United States

Company Hopes to Make Schools Safer With Ballistic-Resistant Film on Windows

What to Know

  • C-Bond Systems, a Houston-based nanotechnology company, is developing a product that will make windows bullet resistant.
  • The product, C-Bond II, will be installed at 70 schools across the country.
  • CEO Scott Silverman said he's offering the product for free for Marjory Stoneman Douglas High School.

After so many tragedies at the hands of gun violence, one company is testing out a product that strengthens glass windows with the hope of increasing safety at schools.

C-Bond II Ballistic-Resistant Film is currently being installed at more than 70 schools across the United States. The film is applied in layers on existing glass and uses nanotechnology to increase the structural integrity of the glass. A bullet would be unable to penetrate the glass.

"Improving the infrastructure of schools is now in the forefront," said Scott Silverman, the CEO of C-Bond Systems.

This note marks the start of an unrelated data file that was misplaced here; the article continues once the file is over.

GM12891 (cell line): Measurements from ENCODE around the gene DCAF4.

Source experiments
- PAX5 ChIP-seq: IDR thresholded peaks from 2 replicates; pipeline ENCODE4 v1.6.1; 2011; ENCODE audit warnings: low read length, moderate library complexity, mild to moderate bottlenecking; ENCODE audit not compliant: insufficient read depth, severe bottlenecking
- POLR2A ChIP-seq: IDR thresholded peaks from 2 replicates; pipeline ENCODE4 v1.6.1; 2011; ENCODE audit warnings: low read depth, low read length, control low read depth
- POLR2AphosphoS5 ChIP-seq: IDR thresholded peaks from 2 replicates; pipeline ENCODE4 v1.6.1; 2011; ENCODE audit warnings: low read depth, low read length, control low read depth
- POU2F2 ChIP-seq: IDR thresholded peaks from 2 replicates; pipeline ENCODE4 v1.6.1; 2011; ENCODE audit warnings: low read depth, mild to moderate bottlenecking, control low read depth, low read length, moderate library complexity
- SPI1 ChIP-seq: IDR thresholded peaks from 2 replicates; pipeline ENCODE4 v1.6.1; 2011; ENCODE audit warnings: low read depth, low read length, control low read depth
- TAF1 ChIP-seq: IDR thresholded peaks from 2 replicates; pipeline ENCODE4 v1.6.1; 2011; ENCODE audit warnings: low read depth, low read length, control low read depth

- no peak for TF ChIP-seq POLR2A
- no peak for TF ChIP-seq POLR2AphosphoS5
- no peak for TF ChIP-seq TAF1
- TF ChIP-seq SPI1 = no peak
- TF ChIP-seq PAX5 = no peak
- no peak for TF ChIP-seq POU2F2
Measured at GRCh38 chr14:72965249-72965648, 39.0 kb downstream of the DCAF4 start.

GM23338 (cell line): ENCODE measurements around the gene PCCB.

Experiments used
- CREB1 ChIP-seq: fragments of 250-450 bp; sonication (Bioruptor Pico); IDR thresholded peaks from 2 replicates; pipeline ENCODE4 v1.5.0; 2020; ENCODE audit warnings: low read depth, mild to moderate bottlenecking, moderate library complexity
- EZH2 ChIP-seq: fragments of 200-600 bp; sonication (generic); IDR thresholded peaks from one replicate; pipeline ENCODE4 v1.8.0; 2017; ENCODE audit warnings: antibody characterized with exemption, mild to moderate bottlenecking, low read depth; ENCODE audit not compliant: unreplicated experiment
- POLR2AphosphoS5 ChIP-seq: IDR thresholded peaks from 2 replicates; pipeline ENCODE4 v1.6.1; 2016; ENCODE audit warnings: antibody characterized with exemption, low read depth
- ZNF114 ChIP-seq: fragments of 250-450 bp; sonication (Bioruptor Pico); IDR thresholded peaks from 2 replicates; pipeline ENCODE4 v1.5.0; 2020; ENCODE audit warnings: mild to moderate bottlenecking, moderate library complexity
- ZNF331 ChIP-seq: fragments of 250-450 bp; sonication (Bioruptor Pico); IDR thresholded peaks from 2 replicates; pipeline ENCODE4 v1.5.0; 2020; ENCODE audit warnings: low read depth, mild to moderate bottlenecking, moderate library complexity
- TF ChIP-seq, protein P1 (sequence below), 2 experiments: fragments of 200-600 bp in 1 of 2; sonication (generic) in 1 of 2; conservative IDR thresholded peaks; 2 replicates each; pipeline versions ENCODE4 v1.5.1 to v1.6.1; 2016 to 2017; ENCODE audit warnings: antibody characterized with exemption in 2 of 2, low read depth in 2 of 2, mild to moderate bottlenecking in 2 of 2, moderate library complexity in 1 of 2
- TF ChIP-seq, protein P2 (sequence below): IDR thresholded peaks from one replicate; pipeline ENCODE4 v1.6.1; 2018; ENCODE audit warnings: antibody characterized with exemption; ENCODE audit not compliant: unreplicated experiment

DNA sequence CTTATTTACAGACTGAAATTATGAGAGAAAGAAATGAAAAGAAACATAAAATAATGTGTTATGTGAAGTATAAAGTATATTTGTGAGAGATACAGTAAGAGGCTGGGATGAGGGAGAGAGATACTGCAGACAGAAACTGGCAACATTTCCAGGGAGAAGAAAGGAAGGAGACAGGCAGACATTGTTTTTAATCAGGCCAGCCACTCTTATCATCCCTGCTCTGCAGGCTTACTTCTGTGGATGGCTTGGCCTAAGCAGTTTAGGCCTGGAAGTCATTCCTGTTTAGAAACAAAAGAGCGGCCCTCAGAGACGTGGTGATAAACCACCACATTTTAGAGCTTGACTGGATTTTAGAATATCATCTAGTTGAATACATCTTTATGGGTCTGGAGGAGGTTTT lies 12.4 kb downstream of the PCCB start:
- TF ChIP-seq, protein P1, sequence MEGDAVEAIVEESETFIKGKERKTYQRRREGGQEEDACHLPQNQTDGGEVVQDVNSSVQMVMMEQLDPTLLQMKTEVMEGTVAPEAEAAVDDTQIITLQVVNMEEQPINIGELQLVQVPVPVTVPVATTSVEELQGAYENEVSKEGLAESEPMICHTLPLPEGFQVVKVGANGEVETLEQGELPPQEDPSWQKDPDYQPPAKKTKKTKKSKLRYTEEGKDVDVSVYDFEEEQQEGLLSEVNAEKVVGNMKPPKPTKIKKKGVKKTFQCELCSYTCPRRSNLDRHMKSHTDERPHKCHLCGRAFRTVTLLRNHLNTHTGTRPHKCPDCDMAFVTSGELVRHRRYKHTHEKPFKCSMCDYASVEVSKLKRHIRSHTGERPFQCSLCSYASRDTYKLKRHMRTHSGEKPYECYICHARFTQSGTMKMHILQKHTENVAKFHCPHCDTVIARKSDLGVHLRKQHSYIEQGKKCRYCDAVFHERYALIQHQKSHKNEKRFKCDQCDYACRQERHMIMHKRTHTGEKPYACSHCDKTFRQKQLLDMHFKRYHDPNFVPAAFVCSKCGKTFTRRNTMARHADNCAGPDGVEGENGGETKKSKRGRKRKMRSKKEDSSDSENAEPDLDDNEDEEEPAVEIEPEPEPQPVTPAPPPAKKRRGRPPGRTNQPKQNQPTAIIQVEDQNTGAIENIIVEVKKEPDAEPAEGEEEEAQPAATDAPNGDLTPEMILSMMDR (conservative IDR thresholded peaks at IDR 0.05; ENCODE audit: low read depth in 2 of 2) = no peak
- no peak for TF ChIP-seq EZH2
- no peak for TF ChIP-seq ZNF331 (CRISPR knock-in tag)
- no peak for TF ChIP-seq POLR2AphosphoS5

While there are no current plans to install the film at any South Florida schools, C-Bond Systems hosted a live demonstration Monday at Gun World in Deerfield Beach in the hopes that it could be a part of a solution for school shootings.

Silverman is offering the solution for free to Marjory Stoneman Douglas High School.

"We're doing this demo so people can see that we have this technology, and we're willing to work with the school community in order to make sure that our little piece of trying to prevent a tragedy again can actually occur," Silverman said.

The film is currently being installed at more than 70 schools across the country. 

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